Within the space of a few months, one agency of the Lagos State Government carried out a massive forced eviction of over 30,000 residents of the Otodo Gbame community, an ancestral fishing settlement on the shores of the Lagos Lagoon. The eviction destroyed many hundreds of thousands of dollars’ worth of property, rendered tens of thousands homeless, and resulted in at least 11 deaths from drowning and gunshots. Evicted residents were literally chased off valuable urban real estate in the upscale Lekki area of Lagos and into wooden fishing boats in the lagoon. They fled by the thousands to no fewer than 16 other informal settlements on the waterfront, where most are still homeless and living in deep poverty. The seized land is meanwhile being rapidly developed into yet another luxury real estate venture, which will likely sit half vacant while the city’s enormous affordable housing deficit grows wider and informal settlements multiply to fill the gap.

During the same year, another agency of the Lagos State Government was—for the first time in the city’s history—opening up dialogue with residents of dozens of informal urban settlements organized under the auspices of the Nigerian Slum/Informal Settlement Federation, with a view toward partnership in gathering community-led data and planning toward holistic in situ community upgrading. A peer-to-peer exchange for Nigerian slum community and government representatives to Nairobi, hosted by their Kenyan slum federation and government counterparts, provided an opportunity to see viable eviction alternatives forged by communitygovernment partnership. As a result, the Lagos State Urban Renewal Agency (LASURA) and the SDI-affiliated slum dweller federation started the process of building the mutual understanding and trust that are essential to reversing a history of violent evictions and demonstrating alternatives for inclusively transforming the city.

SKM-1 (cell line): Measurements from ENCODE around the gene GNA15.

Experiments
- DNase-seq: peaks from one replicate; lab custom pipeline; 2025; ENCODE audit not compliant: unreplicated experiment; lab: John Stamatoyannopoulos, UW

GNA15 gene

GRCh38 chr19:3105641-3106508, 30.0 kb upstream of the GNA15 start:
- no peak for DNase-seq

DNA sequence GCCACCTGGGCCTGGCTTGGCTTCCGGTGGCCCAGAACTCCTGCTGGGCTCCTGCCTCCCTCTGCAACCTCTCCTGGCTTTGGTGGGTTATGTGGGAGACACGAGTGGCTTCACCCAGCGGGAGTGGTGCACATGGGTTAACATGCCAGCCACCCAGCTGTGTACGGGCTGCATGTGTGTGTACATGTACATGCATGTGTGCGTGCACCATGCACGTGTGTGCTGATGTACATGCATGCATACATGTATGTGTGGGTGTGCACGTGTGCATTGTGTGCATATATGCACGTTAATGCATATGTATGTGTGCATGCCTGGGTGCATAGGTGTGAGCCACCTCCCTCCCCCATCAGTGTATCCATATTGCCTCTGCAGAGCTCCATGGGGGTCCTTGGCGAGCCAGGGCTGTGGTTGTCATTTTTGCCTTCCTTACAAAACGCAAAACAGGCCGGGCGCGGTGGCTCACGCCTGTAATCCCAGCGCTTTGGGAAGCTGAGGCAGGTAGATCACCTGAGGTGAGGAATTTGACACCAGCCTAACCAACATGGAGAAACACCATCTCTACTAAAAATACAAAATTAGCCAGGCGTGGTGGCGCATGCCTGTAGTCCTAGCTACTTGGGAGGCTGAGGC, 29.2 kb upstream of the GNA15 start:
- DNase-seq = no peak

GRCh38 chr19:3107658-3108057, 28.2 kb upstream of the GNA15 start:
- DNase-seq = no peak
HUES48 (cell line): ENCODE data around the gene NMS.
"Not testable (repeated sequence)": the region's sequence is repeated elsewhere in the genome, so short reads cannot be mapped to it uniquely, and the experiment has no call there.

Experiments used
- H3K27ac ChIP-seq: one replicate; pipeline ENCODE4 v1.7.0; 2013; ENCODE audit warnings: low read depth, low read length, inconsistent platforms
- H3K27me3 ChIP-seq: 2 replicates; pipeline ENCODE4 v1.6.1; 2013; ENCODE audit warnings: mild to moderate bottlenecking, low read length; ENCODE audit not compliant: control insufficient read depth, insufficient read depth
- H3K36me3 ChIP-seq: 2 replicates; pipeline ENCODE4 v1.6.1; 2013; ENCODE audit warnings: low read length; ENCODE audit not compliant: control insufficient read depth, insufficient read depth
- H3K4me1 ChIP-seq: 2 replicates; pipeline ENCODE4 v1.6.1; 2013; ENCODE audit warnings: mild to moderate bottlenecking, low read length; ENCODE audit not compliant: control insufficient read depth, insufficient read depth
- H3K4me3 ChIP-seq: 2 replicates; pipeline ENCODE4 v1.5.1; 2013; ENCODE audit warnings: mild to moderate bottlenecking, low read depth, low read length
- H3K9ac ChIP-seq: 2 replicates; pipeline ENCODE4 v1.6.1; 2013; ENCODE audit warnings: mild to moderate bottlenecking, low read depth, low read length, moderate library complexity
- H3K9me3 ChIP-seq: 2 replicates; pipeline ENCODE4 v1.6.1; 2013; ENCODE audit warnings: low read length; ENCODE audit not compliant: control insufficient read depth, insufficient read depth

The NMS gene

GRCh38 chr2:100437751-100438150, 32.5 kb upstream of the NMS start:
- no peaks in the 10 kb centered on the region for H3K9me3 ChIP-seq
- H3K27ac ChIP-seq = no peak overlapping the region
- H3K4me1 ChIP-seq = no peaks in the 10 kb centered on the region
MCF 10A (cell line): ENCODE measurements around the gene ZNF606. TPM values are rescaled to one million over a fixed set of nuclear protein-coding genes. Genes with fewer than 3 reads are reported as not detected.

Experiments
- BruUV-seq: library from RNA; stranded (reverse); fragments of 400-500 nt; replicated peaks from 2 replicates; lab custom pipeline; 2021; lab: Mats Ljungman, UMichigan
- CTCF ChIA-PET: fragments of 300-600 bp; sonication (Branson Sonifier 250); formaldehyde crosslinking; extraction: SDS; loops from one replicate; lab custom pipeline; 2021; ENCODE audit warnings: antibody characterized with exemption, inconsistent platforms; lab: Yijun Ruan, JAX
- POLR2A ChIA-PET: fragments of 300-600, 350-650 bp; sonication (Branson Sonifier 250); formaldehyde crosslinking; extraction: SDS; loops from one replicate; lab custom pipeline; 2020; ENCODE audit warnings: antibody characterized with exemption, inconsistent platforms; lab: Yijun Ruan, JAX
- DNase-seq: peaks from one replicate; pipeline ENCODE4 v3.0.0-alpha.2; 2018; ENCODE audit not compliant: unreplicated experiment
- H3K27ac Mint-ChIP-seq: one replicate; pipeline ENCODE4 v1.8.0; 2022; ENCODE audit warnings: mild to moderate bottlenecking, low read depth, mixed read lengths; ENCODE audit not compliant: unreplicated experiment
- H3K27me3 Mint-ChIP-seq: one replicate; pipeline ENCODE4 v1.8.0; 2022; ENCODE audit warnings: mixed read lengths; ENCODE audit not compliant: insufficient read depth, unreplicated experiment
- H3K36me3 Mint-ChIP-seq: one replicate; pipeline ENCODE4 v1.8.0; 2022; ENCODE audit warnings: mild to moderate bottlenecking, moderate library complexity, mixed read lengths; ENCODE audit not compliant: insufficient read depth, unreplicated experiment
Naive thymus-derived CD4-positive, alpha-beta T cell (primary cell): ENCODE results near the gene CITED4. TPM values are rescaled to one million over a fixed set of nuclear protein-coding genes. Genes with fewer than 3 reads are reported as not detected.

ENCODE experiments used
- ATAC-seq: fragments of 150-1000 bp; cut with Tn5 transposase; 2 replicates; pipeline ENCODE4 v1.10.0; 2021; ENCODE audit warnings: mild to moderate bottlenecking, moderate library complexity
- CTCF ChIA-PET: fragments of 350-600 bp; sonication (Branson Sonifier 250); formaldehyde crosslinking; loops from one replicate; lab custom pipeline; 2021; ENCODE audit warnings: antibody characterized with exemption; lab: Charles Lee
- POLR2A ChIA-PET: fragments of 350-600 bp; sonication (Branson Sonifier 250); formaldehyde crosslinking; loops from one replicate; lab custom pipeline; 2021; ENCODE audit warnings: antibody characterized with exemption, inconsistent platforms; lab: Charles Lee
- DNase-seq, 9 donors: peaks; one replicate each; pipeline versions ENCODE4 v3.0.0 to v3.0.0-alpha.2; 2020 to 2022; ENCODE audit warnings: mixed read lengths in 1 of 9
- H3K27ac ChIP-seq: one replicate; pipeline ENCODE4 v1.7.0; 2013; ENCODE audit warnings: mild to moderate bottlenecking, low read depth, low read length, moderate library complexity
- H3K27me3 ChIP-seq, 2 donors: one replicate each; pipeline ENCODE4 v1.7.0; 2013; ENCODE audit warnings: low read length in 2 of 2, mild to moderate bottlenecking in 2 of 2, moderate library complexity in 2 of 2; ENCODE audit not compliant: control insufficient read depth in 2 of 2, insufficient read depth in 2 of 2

These starkly different strategies for urban development and the choices they represent reveal the potential for Lagos to be a city of large-scale tragedy or large-scale opportunity.

The Cost of Eviction

The human and development costs of evictions are enormous. For evicted households, the results include homelessness; loss of livelihood; negative health consequences, even death; separation of family and loss of social support systems; interruption of education; and overall worsened living conditions.

These consequences are not limited to the immediate term but have lasting effects on urban poor households. Research conducted among victims of the February 2013 forced eviction in Badia East—another Lagos informal settlement—showed that 2.5 years after the forced evictions, over a third were still homeless, and over 80 percent were living in shelters worse than the homes they inhabited prior to the demolition. More than half were separated from family, and a third of children had been unable to resume schooling. Virtually all described their incomes and access to work as worse or much worse.Similar findings are reported on the long-term impact of the forced evictions of the Njemanze and Abonnema Wharf communities in Port Harcourt, Nigeria.